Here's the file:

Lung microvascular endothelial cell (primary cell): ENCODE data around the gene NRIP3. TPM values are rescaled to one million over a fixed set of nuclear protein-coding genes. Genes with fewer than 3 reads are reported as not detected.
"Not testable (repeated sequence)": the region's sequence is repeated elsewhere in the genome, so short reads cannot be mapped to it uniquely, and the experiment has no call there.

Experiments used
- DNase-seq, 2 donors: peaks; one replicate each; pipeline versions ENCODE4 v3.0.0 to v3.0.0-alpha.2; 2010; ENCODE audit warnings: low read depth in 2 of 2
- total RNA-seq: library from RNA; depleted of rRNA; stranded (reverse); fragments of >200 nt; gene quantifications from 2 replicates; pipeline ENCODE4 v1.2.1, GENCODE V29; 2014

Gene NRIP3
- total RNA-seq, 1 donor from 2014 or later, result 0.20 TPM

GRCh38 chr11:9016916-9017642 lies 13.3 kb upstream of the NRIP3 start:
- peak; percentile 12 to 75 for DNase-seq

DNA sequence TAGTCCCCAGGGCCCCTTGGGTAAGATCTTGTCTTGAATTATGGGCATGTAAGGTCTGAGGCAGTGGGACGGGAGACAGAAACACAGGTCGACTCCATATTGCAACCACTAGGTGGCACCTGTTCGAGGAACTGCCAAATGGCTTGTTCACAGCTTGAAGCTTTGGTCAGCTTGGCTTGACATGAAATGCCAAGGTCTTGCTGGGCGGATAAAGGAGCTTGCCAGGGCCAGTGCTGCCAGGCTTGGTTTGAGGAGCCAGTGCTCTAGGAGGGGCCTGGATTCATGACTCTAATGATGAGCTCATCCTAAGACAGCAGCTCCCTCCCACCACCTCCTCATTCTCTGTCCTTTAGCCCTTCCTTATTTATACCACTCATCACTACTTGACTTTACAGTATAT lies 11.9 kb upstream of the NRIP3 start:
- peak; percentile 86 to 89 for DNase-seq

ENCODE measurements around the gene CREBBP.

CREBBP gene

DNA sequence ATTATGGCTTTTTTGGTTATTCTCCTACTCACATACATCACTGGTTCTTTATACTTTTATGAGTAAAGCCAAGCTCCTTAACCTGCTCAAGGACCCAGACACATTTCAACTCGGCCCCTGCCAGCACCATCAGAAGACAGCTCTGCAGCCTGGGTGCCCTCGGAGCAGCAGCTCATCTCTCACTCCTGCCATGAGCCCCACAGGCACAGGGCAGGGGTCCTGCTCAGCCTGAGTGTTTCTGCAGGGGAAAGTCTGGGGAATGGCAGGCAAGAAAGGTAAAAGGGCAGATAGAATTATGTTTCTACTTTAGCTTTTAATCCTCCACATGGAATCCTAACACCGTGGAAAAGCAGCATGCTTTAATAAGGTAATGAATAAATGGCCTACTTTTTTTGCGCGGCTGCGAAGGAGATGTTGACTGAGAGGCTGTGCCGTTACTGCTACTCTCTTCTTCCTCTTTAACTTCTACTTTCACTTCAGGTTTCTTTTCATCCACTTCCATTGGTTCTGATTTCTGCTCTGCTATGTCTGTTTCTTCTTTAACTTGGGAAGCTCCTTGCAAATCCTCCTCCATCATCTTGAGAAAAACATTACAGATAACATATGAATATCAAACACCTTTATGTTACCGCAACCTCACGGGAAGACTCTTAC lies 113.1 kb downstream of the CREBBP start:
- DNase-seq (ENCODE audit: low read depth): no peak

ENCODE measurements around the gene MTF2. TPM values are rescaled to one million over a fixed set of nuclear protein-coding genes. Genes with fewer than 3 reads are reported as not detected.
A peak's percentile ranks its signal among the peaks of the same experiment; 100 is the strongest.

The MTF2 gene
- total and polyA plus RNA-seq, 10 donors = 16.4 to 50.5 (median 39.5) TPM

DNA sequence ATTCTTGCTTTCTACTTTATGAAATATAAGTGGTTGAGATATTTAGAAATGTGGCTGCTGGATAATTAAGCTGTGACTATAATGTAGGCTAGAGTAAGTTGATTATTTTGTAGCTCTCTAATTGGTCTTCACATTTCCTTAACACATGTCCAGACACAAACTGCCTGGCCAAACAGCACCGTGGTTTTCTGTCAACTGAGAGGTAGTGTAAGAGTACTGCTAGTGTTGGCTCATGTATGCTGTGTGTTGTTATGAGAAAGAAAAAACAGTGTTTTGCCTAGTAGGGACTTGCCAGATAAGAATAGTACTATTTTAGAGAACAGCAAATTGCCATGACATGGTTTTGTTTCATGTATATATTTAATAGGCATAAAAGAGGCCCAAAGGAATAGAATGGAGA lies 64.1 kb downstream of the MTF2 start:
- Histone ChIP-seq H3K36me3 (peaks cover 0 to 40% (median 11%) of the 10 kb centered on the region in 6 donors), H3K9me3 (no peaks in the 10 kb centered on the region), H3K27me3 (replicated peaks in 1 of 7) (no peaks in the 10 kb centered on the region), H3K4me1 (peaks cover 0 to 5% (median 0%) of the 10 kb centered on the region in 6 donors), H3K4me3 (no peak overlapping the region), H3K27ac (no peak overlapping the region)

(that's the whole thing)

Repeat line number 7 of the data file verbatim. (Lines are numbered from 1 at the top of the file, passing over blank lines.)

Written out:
- total RNA-seq, 1 donor from 2014 or later, result 0.20 TPM